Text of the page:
Master the Web By the Book
Who should be building your site?
For a very complex site, bring it to your software professionals, advises Andy Musliner, revolution strategist at Century Computing, Laurel, MD (www.appnet.net and www.centurycomputing.com). Century Computing, which was recently acquired by AppNet, Bethesda, MD, leverages the Internet into its clients' businesses (Lippincott Williams & Wilkins, Philadelphia, PA, is one of the company's clients).
"When you get into complex Web site development ... you are talking about real, hard-core software development," says Musliner. "If you are going to build a house, don't expect a professional artist to know how to do it." Although, in recent years, technology has become much more acceptable to the lay person, he notes, the minimum one would expect to pay to build an online store is anywhere from $30,000 to $250,000. "So it is equivalent to building a physical store, just in a completely different environment, and you need to recognize that," he says. "A virtual store may be less costly. (But) it's not a panacea, and it's very complex--it requires maintenance; it requires considerable development that you should anticipate."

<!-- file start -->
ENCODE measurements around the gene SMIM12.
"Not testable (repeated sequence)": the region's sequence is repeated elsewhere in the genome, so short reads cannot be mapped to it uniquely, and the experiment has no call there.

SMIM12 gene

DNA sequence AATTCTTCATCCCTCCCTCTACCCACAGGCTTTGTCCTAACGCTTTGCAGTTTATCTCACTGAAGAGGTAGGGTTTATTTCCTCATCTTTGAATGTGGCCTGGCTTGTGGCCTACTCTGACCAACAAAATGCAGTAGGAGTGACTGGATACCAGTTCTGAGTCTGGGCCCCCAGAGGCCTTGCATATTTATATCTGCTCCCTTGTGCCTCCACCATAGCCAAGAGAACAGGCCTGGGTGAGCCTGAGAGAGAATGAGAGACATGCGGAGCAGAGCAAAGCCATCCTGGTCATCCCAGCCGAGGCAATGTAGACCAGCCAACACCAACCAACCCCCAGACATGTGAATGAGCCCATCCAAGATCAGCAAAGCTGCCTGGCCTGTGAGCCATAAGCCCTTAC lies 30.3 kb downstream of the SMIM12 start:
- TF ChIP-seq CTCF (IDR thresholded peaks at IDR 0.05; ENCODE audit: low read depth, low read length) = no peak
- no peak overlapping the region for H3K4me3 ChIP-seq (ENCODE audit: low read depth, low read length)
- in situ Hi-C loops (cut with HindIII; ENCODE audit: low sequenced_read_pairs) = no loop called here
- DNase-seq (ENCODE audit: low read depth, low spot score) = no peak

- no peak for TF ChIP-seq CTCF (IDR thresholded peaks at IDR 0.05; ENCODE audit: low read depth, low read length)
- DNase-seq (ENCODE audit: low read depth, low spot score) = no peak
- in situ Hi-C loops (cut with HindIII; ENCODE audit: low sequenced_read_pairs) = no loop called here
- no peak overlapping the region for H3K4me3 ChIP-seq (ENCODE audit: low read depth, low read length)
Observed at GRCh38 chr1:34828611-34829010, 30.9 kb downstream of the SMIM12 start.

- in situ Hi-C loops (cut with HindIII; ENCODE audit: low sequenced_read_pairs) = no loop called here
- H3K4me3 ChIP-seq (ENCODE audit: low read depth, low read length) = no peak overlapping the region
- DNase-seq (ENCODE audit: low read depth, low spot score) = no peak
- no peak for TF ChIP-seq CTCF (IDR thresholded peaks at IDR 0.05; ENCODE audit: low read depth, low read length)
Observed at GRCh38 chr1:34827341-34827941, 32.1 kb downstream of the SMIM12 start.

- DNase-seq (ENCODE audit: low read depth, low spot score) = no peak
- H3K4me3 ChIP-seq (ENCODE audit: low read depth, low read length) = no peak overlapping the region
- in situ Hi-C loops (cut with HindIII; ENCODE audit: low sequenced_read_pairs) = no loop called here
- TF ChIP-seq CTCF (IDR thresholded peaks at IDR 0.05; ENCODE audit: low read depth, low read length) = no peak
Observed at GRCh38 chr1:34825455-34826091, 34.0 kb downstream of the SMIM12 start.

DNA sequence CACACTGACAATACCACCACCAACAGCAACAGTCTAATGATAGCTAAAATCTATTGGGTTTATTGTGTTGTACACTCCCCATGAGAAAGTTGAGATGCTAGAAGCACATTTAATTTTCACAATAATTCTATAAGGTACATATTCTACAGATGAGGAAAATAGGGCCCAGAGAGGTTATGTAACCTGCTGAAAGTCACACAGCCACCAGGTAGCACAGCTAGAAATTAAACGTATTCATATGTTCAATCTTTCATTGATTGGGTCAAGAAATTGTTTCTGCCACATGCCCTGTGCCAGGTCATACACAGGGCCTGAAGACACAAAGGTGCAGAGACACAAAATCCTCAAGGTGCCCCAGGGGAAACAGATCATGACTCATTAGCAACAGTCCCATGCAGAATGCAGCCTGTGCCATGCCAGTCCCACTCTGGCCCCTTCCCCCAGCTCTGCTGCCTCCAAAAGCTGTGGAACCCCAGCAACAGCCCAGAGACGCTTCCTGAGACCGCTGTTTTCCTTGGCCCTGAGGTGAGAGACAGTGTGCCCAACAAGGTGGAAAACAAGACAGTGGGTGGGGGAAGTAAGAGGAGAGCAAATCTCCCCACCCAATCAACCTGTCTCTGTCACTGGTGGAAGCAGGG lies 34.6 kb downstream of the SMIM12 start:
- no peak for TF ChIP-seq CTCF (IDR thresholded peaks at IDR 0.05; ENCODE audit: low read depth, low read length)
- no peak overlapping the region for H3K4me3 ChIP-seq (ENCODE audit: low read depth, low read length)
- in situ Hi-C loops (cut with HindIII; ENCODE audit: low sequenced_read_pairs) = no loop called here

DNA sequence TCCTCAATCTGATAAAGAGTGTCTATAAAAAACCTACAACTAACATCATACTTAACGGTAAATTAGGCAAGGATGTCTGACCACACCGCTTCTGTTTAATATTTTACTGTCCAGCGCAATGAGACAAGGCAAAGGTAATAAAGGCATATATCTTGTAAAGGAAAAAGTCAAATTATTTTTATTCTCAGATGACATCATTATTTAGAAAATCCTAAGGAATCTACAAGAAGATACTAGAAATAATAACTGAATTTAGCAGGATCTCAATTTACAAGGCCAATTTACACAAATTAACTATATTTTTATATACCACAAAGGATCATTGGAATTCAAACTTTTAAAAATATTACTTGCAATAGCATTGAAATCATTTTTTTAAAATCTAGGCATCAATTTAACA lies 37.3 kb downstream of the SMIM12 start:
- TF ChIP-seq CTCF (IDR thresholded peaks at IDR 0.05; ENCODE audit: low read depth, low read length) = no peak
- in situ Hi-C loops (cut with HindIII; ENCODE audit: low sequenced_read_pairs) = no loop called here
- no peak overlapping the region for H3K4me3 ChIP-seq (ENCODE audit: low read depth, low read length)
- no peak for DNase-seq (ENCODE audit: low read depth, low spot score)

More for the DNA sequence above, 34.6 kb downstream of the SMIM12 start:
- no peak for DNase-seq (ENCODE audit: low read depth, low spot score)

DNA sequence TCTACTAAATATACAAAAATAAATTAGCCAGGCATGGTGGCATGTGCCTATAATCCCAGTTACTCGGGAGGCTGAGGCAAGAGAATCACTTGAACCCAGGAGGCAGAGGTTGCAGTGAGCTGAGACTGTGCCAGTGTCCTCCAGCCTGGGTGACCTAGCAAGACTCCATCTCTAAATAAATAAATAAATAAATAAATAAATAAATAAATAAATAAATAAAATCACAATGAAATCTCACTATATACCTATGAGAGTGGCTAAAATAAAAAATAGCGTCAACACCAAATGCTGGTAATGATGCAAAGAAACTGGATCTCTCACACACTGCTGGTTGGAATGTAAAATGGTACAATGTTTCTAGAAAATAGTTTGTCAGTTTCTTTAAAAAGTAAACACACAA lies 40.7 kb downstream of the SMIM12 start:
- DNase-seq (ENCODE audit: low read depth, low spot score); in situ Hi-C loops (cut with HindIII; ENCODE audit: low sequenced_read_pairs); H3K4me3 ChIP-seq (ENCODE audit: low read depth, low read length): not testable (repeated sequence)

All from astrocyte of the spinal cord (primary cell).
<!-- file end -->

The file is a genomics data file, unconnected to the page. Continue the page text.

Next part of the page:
A recently hired Web developer will create a Web site for Perseus Books Group, including a database usable for the Web and an online catalog page that will be "dynamically generated from that database," says Tobey. Tobey is in the process of developing a group site for the six members of Perseus Book Group: Public Affairs, Basic Books, Perseus Books, Westview Press, Counterpoint Press and Civitas. All publishers, he says, are also developing their own sites independently. According to Tobey, the central feature of the group site is a searchable electronic catalog of all the Group's books. "So a lot of our time has been focused on gathering copy and graphics for the 2,500 or so in-print titles on our lists," says Tobey, "and conforming all of that information into a database that will then serve as the backbone to the online catalog."